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Uganda’s textile industry picking up the threads

Museveni talks to a beneficiary of the skills programme for Kampala at their graduation this week.

Museveni favours local textiles

Meeting the United States Undersecretary for Political Affairs, Thomas A. Shannon, at Uganda House in New York City on Sept. 22 during the 72nd session of the United Nations General Assembly, President Yoweri Museveni said his government is against importation of second hand clothes because it is trying to develop its textile and apparel sector.

“Second hand clothes are killing the textile and apparel sector in Uganda. Industrialization of this sector is not only good for Uganda but for America as well. As partners the volume of trade grows and creates more incomes,” he said.

Museveni’s remarks were in response to the US Trade Representatives (USTR) earlier statements saying it was reviewing trade benefits to the region under the African Growth and Opportunity Act (AGOA).

This was after US traders in second-hand clothes complained about EAC plan to import used clothes arguing that the move would hurt their industry and also violate AGOA rules.

AGOA, which was extended last year, allows exporters from African countries that meet given terms, to export their goods into the U.S. without the usual tough restrictions. In turn, America also gets some preferential treatment of their products.

Right timing

This new development coincides with the government plans to revive its cotton industry, one of the country’s foreign exchange earners in the 1970s.

In addition, there has also been a surge in demand for cotton as raw materials from domestic mills and the potential to supply manufacturers producing clothes and textiles abroad.

At the moment, the country produces merely 110,707 bales per annum, grown in more than 60 districts in Busoga, Bukedi, Bugisu, Teso, Lango, Acholi, West Nile, and western regions employing thousands of Ugandan households.

With new investors joining the sector, amid government’s commitment to inject more cash in the sector, more Ugandans are set to get jobs right from the farm and in the value adding chains.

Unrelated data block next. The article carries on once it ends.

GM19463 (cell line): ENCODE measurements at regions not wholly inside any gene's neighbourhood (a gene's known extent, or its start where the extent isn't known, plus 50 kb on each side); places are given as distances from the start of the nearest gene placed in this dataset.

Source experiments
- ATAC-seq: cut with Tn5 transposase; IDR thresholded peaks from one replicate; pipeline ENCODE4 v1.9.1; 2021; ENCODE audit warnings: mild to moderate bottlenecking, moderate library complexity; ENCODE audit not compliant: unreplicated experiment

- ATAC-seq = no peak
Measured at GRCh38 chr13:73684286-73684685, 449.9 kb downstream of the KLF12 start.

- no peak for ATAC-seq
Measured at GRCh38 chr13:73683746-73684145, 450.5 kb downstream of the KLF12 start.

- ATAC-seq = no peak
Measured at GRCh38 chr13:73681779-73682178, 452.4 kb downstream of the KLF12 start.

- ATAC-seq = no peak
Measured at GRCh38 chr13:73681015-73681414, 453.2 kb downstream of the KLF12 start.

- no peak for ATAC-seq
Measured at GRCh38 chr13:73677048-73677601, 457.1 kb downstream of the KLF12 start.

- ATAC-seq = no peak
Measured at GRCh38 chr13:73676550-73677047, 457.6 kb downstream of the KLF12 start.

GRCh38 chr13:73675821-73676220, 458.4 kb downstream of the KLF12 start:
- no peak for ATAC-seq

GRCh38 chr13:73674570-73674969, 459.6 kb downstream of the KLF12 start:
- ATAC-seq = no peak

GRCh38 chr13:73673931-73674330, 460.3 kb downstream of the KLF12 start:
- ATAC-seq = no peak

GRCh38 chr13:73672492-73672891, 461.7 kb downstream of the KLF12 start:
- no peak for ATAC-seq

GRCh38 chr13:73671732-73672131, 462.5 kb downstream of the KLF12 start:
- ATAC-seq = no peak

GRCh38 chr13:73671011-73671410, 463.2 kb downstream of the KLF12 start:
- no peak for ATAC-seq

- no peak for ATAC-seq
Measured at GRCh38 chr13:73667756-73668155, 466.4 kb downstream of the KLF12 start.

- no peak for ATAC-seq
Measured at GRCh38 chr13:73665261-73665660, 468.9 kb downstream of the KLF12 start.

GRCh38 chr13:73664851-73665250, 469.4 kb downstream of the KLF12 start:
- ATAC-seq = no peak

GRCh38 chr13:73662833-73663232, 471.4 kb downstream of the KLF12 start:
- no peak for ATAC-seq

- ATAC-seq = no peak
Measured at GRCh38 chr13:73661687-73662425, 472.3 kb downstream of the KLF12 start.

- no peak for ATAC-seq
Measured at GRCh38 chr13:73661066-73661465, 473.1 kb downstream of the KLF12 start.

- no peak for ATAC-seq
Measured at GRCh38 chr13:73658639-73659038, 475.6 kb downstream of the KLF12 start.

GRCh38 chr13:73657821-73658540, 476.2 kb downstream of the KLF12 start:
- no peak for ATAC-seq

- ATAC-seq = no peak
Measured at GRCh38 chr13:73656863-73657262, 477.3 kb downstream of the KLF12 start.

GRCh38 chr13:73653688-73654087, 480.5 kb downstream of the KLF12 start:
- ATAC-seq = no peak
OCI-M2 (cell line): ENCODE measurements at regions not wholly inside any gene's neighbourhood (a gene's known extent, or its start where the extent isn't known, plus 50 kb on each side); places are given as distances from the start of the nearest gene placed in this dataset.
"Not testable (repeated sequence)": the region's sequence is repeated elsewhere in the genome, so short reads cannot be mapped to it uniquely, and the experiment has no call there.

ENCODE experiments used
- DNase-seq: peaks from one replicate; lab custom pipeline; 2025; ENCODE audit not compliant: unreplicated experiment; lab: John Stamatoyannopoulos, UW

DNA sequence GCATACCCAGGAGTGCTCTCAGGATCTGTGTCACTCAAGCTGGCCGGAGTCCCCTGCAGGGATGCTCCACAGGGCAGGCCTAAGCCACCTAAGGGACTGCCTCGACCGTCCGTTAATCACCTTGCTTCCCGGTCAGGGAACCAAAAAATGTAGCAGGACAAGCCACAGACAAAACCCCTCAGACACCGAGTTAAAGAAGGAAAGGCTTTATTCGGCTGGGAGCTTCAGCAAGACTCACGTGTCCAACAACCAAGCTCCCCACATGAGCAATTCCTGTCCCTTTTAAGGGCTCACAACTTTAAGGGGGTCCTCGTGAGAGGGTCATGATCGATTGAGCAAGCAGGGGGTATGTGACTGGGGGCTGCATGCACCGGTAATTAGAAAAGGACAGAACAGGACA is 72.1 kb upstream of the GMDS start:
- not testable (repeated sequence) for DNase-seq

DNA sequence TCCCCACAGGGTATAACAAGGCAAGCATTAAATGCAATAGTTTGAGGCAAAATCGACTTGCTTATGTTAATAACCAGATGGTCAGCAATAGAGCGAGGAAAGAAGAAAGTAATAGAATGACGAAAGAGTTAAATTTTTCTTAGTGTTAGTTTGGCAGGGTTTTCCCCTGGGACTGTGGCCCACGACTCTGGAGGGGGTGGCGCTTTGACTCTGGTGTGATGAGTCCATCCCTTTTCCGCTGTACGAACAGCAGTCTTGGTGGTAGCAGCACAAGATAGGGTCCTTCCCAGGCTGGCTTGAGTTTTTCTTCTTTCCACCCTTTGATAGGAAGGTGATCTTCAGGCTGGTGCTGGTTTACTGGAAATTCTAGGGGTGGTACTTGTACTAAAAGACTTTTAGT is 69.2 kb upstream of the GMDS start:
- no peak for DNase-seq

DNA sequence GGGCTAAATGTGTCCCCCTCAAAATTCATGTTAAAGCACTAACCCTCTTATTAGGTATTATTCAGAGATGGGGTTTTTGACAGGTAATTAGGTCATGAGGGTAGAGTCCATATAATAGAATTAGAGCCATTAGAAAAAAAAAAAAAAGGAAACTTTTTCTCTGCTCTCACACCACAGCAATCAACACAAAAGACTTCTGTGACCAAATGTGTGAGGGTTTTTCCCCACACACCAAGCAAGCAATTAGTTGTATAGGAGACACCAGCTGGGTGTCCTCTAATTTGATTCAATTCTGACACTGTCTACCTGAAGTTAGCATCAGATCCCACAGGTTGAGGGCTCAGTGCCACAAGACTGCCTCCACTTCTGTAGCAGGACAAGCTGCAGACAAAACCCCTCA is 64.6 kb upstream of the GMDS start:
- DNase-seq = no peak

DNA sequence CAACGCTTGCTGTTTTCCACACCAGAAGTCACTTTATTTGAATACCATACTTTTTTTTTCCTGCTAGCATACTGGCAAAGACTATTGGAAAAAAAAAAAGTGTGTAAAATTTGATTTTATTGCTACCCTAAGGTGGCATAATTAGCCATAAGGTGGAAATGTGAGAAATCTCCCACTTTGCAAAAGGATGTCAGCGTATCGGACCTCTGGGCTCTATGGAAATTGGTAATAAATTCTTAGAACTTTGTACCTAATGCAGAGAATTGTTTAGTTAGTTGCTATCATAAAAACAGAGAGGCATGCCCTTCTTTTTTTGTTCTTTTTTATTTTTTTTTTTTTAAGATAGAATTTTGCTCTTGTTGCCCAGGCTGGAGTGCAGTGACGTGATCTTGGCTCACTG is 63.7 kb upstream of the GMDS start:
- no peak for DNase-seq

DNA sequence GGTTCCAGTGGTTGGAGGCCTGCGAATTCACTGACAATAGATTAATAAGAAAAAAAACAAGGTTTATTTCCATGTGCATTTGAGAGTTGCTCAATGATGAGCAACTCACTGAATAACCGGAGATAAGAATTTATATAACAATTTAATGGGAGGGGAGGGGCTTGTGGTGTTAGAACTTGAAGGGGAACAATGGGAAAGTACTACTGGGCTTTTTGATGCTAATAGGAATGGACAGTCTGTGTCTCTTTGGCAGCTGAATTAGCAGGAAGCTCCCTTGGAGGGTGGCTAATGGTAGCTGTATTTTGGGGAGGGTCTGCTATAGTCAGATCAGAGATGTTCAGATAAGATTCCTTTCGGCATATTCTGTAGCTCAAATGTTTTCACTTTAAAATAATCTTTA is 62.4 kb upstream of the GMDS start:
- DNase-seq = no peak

Uganda’s  textile industry was founded in the 1950s and 1960s, spearheaded by the Uganda Development Corporation (UDC) that worked  in tandem with the international partners, such as the Calico Printers Association of the United Kingdom and Yamato International of Japan, as well as domestic partners, such as Nyanza Textile Industries Limited (NYTIL) in Jinja, Mulco Textiles in Jinja, African Textile Mills (ATM) in Mbale and Lira Spinning Mill in Lira, according to Fredrick Lugojja’s  background paper prepared for the United Nations Conference on Trade and Development in March  this year.

Under the auspices of UDC, a National Textile Board was established in late 1960s to guide the development of the textile industry in the country, with a focus on import substitution.

This, Lugojja said, was followed up with the nationalisation of the textile firm in 1970’s and later liberalised in 1994 where government divested its shares in these textile firms.

“Nevertheless, in the early 1990s, the sector collapsed under the burden of obsolete machinery and other operational constraints, especially unreliable and expensive electricity,” he said.

As at May this year, there were only three operational textile firms in Uganda including Southern Range Nyanza Limited, an integrated textile and garment manufacturing unit based in Njeru, Buikwe District.

However, the textile firms are not operating at full installed capacity due to the high cost of production and low demand for locally produced fabrics and garments as a result of high competition from cheaper imports and second-hand clothes.

As a result, domestic consumption of lint remains low, at an average of 3.3% of the total lint produced. Idle spinning capacity also exists, in the form of the non-functioning Lira Spinning Mill.

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